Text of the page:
How to Dye Tagua Nuts
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The tagua nut also bears the name the "vegetable ivory nut" for good reason. The nut is around the size of a gold ball and looks like fine, off-white ivory and has a variety of uses from jewellery beads to buttons. It comes from the tagua palm tree, found in the rainforests of South America.
If you've grown tired of its specific creamy beige colour, there's no reason why you can't dye it using dyes as organic as the nut itself is.
- The tagua nut also bears the name the "vegetable ivory nut" for good reason.
Place your tagua nuts into a plastic or metal container that has a lid. In a separate container, combine 4 tsp of a fibre reactive dye with 1 cup of warm water. Mix the two ingredients well.
Pour the dye and water mixture over the nuts. You may need to mix up more dye and water if the mixture doesn't fully cover them. Replace the lid and allow the dye to penetrate for one hour.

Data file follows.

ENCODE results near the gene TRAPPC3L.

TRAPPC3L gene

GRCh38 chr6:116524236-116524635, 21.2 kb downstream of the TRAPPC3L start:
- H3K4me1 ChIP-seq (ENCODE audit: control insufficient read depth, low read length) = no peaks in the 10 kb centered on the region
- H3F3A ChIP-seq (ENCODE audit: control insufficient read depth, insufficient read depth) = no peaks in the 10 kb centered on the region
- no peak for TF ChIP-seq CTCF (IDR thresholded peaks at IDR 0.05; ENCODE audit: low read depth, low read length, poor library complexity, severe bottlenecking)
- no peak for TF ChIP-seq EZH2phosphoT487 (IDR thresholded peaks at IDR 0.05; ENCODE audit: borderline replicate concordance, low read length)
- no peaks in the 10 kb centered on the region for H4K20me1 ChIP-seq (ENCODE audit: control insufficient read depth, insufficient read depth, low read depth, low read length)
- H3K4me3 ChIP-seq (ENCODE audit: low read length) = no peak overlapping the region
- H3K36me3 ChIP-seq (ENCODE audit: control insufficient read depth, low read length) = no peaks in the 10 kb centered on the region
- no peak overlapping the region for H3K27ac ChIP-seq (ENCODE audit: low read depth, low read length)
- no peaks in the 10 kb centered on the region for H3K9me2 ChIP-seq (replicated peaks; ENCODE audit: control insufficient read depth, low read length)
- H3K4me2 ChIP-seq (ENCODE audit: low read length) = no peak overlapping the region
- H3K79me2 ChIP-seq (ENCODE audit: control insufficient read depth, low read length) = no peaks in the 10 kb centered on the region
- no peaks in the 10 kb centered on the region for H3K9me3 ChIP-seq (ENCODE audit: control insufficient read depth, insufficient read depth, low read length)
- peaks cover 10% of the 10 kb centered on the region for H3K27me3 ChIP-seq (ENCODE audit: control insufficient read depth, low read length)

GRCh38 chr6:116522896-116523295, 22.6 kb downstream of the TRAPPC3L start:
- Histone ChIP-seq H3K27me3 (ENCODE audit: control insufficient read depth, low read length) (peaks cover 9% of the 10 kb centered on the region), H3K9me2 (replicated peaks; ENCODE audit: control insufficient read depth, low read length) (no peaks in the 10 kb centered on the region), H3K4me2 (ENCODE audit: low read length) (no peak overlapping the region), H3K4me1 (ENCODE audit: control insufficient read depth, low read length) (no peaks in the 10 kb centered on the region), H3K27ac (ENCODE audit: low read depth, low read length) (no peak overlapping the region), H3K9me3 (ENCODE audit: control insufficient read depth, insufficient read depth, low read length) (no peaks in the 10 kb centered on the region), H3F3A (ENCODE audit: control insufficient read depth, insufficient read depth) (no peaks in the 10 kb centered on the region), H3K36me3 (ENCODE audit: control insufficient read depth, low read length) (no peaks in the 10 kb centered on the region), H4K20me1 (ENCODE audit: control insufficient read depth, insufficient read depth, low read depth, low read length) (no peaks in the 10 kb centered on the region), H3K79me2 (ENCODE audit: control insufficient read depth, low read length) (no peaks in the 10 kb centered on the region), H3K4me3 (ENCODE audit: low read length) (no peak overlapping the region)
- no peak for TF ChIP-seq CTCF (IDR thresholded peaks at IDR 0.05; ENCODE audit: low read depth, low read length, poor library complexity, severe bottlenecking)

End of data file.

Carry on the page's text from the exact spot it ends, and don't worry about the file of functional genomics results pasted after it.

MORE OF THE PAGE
- Pour the dye and water mixture over the nuts.
- Replace the lid and allow the dye to penetrate for one hour.
Remove the lid and add 1 1/2 tsp of soda ash and mix well. Allow the soda ash to penetrate the nuts for at least one hour. The soda ash will act as a fixative, preventing the dye from running.
Rinse the tagua beads in cold water. Add 1 tbsp detergent and mix well with the beads, rinsing them again in cold water.
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Lane Cummings is originally from New York City. She attended the High School of Performing Arts in dance before receiving her Bachelor of Arts in literature and her Master of Arts in Russian literature at the University of Chicago. She has lived in St. Petersburg, Russia, where she lectured and studied Russian. She began writing professionally in 2004 for the "St. Petersburg Times."